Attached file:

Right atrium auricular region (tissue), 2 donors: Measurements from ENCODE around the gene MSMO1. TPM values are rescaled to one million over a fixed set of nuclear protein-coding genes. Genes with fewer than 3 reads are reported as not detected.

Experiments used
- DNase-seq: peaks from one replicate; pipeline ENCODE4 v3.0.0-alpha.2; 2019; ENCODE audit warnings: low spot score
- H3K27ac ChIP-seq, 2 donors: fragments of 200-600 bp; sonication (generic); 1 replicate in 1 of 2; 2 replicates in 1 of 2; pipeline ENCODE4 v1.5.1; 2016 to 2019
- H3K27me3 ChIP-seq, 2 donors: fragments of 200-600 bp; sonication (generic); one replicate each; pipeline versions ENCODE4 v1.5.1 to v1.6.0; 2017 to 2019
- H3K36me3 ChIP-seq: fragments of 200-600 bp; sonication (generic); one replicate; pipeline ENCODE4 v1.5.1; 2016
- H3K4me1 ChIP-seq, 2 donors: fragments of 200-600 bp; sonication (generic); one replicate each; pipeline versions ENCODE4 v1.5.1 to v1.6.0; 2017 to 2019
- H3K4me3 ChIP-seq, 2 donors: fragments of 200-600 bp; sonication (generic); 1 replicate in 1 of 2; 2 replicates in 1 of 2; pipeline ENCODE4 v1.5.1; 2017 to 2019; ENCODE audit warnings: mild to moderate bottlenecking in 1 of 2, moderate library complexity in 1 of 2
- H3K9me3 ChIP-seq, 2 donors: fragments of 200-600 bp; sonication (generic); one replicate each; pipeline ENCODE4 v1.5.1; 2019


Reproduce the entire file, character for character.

Right atrium auricular region (tissue), 2 donors: Measurements from ENCODE around the gene MSMO1. TPM values are rescaled to one million over a fixed set of nuclear protein-coding genes. Genes with fewer than 3 reads are reported as not detected.

Experiments used
- DNase-seq: peaks from one replicate; pipeline ENCODE4 v3.0.0-alpha.2; 2019; ENCODE audit warnings: low spot score
- H3K27ac ChIP-seq, 2 donors: fragments of 200-600 bp; sonication (generic); 1 replicate in 1 of 2; 2 replicates in 1 of 2; pipeline ENCODE4 v1.5.1; 2016 to 2019
- H3K27me3 ChIP-seq, 2 donors: fragments of 200-600 bp; sonication (generic); one replicate each; pipeline versions ENCODE4 v1.5.1 to v1.6.0; 2017 to 2019
- H3K36me3 ChIP-seq: fragments of 200-600 bp; sonication (generic); one replicate; pipeline ENCODE4 v1.5.1; 2016
- H3K4me1 ChIP-seq, 2 donors: fragments of 200-600 bp; sonication (generic); one replicate each; pipeline versions ENCODE4 v1.5.1 to v1.6.0; 2017 to 2019
- H3K4me3 ChIP-seq, 2 donors: fragments of 200-600 bp; sonication (generic); 1 replicate in 1 of 2; 2 replicates in 1 of 2; pipeline ENCODE4 v1.5.1; 2017 to 2019; ENCODE audit warnings: mild to moderate bottlenecking in 1 of 2, moderate library complexity in 1 of 2
- H3K9me3 ChIP-seq, 2 donors: fragments of 200-600 bp; sonication (generic); one replicate each; pipeline ENCODE4 v1.5.1; 2019